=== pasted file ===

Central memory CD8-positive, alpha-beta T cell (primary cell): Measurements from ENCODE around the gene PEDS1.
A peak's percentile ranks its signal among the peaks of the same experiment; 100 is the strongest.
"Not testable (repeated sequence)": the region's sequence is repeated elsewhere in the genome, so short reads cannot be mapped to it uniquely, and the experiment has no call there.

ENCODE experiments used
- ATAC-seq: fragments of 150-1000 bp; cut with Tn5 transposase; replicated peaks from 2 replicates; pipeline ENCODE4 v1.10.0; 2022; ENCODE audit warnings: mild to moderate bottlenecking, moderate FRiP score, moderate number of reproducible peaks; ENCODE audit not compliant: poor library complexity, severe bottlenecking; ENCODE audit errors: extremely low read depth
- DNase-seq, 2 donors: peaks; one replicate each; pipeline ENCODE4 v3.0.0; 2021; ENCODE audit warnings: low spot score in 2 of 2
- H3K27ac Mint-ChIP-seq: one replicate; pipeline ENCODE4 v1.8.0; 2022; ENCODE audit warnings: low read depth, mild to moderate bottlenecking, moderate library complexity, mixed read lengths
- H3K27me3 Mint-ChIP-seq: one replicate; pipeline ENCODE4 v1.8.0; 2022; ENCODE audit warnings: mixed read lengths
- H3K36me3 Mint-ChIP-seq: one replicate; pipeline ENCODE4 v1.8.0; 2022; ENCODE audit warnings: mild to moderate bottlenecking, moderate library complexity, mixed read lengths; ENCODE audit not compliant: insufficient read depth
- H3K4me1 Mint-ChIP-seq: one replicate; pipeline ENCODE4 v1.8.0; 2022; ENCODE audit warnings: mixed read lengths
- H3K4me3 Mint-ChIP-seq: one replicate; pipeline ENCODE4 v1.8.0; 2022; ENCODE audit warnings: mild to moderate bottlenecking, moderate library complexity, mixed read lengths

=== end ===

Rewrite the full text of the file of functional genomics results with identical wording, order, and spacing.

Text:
Central memory CD8-positive, alpha-beta T cell (primary cell): Measurements from ENCODE around the gene PEDS1.
A peak's percentile ranks its signal among the peaks of the same experiment; 100 is the strongest.
"Not testable (repeated sequence)": the region's sequence is repeated elsewhere in the genome, so short reads cannot be mapped to it uniquely, and the experiment has no call there.

ENCODE experiments used
- ATAC-seq: fragments of 150-1000 bp; cut with Tn5 transposase; replicated peaks from 2 replicates; pipeline ENCODE4 v1.10.0; 2022; ENCODE audit warnings: mild to moderate bottlenecking, moderate FRiP score, moderate number of reproducible peaks; ENCODE audit not compliant: poor library complexity, severe bottlenecking; ENCODE audit errors: extremely low read depth
- DNase-seq, 2 donors: peaks; one replicate each; pipeline ENCODE4 v3.0.0; 2021; ENCODE audit warnings: low spot score in 2 of 2
- H3K27ac Mint-ChIP-seq: one replicate; pipeline ENCODE4 v1.8.0; 2022; ENCODE audit warnings: low read depth, mild to moderate bottlenecking, moderate library complexity, mixed read lengths
- H3K27me3 Mint-ChIP-seq: one replicate; pipeline ENCODE4 v1.8.0; 2022; ENCODE audit warnings: mixed read lengths
- H3K36me3 Mint-ChIP-seq: one replicate; pipeline ENCODE4 v1.8.0; 2022; ENCODE audit warnings: mild to moderate bottlenecking, moderate library complexity, mixed read lengths; ENCODE audit not compliant: insufficient read depth
- H3K4me1 Mint-ChIP-seq: one replicate; pipeline ENCODE4 v1.8.0; 2022; ENCODE audit warnings: mixed read lengths
- H3K4me3 Mint-ChIP-seq: one replicate; pipeline ENCODE4 v1.8.0; 2022; ENCODE audit warnings: mild to moderate bottlenecking, moderate library complexity, mixed read lengths